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Mustapha Kadhimi’s Brave Venture

Mustapha Kadhimi’s Brave Venture

Wednesday, 1 July, 2020 - 11:00

In 2003, an event took place that confused Arab political culture: Iraq was simultaneously liberated and invaded. This confusion stems from the fact that this political culture put liberation and invasion in diametrical opposition to one another: either this or that. The two concepts can never be combined. No one cared to study the Napoleonic Wars in which countries were invaded and debased, but, at the same time, liberated and enlightened.

Certainly, there was liberation, as one of the fiercest of the Arab tyrants had been toppled, someone whom the Iraqis had been unable to rid themselves of, whose party had been in power since 1968. It is also certain that there was an invasion, as the foreign power that toppled him, in violation of international law, deployed its military in Iraq and subsequently shaped political life in the country.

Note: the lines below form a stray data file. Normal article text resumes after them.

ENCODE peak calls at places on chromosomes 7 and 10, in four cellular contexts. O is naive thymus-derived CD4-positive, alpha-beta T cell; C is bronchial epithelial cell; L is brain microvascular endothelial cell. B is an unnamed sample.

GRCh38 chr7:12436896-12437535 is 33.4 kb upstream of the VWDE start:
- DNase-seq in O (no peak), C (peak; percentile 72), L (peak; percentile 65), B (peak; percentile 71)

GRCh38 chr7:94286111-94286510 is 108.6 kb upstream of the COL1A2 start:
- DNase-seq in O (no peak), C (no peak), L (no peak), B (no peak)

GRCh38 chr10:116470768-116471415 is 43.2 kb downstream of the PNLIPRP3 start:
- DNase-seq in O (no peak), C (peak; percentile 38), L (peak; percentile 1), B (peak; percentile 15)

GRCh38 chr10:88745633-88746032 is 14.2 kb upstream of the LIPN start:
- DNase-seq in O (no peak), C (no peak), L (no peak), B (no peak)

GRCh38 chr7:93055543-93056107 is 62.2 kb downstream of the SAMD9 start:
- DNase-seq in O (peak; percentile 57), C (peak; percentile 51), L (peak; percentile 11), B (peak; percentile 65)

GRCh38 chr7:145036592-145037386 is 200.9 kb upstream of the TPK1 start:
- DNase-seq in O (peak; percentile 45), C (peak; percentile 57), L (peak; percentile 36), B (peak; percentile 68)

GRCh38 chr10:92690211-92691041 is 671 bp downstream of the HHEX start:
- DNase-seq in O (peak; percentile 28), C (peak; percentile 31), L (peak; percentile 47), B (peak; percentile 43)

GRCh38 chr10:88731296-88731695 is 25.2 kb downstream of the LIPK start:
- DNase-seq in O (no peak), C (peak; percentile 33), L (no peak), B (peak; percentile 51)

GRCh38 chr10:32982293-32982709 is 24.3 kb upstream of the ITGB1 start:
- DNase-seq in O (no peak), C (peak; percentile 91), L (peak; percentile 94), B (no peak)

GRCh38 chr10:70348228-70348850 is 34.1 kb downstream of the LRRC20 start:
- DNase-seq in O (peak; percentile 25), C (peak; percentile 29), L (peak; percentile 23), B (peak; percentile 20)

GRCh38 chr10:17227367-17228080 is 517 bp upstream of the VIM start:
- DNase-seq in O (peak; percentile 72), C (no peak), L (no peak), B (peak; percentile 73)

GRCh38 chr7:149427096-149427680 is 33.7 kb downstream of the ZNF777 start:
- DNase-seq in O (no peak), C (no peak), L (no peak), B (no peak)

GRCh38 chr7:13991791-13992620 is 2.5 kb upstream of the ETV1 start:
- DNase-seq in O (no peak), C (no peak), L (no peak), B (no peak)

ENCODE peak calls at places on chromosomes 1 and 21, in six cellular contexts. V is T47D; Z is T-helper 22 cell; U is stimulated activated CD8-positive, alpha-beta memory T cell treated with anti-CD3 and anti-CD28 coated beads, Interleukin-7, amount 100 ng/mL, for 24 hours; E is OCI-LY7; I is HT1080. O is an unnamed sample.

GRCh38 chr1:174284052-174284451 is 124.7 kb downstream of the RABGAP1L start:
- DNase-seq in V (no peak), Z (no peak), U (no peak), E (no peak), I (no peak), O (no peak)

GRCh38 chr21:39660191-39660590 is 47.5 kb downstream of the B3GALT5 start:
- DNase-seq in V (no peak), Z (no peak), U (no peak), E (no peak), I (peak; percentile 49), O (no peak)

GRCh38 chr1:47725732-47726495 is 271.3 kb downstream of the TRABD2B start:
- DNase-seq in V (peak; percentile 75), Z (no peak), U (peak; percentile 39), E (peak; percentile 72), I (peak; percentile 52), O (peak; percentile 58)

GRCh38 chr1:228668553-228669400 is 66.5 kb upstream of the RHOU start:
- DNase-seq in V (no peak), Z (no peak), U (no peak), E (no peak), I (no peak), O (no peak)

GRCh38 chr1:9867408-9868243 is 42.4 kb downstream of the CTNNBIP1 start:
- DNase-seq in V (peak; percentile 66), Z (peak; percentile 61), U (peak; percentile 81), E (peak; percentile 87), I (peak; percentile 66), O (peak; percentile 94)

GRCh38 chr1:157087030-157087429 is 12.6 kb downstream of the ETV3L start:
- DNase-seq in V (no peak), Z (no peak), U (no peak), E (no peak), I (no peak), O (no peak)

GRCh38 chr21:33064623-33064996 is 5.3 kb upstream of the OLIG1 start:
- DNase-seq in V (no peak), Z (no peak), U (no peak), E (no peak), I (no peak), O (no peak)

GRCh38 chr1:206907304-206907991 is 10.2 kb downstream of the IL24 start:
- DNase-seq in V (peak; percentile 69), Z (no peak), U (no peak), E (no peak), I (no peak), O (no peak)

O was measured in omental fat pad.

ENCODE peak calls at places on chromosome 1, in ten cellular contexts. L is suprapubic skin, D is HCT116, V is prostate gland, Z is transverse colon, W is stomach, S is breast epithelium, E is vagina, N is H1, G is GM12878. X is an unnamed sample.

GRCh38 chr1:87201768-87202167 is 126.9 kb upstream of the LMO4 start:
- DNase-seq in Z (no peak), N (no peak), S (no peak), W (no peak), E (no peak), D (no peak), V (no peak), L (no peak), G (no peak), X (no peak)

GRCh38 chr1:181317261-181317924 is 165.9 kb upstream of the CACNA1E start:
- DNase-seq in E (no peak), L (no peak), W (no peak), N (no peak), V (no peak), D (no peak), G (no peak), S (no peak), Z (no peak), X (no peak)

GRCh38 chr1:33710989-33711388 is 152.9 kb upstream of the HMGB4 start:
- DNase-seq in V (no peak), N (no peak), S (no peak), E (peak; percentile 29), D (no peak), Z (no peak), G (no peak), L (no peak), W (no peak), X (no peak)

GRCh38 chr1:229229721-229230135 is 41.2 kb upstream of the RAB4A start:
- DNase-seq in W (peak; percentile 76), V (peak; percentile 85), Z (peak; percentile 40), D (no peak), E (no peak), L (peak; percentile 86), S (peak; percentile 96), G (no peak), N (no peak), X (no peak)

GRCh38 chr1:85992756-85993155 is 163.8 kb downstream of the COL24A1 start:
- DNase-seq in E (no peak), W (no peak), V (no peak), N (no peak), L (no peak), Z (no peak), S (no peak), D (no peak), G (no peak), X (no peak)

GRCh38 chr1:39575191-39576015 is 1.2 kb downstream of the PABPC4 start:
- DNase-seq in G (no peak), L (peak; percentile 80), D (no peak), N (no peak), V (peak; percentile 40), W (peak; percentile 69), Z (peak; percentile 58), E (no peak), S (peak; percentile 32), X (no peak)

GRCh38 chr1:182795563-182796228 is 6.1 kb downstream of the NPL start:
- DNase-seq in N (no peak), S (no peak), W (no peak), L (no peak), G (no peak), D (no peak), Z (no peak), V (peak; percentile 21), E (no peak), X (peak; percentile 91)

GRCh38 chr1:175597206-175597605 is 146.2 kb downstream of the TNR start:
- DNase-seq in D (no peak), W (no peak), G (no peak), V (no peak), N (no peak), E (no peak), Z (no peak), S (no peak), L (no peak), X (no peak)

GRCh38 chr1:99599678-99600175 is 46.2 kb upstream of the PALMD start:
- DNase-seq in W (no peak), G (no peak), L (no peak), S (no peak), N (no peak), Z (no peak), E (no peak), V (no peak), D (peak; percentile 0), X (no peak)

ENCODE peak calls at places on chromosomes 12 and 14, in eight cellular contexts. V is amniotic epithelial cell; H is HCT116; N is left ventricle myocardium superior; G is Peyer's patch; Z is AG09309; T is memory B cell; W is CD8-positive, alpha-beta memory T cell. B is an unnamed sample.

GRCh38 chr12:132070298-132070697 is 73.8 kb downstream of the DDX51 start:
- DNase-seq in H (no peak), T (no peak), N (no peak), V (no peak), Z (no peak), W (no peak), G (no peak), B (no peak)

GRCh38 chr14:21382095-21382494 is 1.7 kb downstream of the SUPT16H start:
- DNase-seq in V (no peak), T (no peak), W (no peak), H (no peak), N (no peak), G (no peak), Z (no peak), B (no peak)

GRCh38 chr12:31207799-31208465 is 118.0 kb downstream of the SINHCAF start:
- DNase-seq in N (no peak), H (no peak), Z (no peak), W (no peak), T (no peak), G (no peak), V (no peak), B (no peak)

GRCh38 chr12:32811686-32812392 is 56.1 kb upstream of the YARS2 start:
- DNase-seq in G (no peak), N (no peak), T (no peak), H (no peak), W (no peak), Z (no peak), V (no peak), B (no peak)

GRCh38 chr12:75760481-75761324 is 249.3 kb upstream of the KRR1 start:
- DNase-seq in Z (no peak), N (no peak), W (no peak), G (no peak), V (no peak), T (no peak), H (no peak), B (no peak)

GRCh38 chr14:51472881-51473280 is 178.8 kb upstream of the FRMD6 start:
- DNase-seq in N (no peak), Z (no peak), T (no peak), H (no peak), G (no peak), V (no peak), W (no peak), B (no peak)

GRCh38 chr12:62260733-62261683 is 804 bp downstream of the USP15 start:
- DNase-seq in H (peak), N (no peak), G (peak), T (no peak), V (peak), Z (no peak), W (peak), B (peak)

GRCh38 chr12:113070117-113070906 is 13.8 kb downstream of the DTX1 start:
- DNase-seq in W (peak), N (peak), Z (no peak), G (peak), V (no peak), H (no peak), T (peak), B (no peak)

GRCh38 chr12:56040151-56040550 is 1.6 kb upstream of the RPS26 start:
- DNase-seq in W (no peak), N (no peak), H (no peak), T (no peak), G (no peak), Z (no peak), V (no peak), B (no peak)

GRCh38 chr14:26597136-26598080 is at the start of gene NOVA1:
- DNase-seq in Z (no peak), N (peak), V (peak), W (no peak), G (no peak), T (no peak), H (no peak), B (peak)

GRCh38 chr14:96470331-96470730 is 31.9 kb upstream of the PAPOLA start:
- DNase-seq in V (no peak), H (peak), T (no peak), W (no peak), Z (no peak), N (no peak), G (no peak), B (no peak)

However, Arab political culture found some comfort later on: not much had been left of either the liberation or the American invasion, which took the approach of gradual withdrawal. A deeply corrupt regime of sectarian kleptocracy and uncertainty was established. The tension had already ignited, by 2006, a civil war, and the kleptocracy impoverished the Iraqi people.


Iran, which went along with the United States in 2003, started to reiterate the Arab narrative: it is an invasion, not liberation. The major difference is that the Sunnis who fought the occupation did so out of fear of Shiite hegemony that they thought Washington had been standing behind, while the Tehran and Shiite resistance fought it to entrench that hegemony and replace the US. In this, the naïve and frustrated were employed by the capable and sinister. The wiliness peaked with the Iranian empire's scope being widened, while incapable gullies nourished ISIS.